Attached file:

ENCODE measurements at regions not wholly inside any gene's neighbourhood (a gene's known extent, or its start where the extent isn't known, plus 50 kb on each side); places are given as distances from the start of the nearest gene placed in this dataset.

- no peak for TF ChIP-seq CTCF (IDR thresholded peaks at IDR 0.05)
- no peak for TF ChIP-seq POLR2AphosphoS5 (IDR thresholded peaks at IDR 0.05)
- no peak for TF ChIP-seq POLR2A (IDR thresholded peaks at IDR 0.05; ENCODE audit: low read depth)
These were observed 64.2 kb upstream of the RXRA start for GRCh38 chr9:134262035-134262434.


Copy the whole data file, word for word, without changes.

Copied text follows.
ENCODE measurements at regions not wholly inside any gene's neighbourhood (a gene's known extent, or its start where the extent isn't known, plus 50 kb on each side); places are given as distances from the start of the nearest gene placed in this dataset.

- no peak for TF ChIP-seq CTCF (IDR thresholded peaks at IDR 0.05)
- no peak for TF ChIP-seq POLR2AphosphoS5 (IDR thresholded peaks at IDR 0.05)
- no peak for TF ChIP-seq POLR2A (IDR thresholded peaks at IDR 0.05; ENCODE audit: low read depth)
These were observed 64.2 kb upstream of the RXRA start for GRCh38 chr9:134262035-134262434.